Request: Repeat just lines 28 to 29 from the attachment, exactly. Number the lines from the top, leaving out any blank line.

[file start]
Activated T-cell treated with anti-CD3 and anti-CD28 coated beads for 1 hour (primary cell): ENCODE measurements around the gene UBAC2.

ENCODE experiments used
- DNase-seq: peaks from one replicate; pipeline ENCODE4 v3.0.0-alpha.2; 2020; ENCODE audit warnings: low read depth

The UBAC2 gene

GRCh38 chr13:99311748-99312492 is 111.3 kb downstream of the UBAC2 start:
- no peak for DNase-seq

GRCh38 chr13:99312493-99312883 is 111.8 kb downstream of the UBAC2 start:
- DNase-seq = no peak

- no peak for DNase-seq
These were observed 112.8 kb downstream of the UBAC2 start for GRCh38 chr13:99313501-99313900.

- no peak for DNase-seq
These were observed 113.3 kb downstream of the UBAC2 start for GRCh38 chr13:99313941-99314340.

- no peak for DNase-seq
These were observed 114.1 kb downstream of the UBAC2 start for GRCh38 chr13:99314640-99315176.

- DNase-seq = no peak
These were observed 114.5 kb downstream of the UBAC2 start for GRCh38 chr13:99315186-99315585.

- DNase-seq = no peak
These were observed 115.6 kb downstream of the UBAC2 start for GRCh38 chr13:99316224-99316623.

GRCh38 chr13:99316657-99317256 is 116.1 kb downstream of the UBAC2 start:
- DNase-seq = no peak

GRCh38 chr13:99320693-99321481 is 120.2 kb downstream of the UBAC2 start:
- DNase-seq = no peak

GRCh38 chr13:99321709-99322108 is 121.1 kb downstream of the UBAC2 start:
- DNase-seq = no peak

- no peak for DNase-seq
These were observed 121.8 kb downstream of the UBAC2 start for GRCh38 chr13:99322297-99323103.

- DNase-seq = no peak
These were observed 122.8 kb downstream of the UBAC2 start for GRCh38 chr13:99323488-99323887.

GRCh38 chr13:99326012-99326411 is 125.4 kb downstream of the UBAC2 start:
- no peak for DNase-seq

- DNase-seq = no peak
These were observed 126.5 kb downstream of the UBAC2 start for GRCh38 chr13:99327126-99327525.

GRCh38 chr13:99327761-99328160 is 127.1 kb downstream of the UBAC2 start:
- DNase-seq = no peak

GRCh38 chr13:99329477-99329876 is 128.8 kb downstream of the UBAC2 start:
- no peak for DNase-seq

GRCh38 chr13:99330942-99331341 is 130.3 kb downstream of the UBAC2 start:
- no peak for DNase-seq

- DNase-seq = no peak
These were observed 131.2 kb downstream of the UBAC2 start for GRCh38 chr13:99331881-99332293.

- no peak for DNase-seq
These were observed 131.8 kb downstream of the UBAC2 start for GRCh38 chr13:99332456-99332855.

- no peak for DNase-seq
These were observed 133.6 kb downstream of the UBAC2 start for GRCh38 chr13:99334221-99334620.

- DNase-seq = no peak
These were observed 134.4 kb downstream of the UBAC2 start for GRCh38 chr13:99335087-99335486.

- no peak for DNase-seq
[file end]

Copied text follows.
These were observed 122.8 kb downstream of the UBAC2 start for GRCh38 chr13:99323488-99323887.

GRCh38 chr13:99326012-99326411 is 125.4 kb downstream of the UBAC2 start: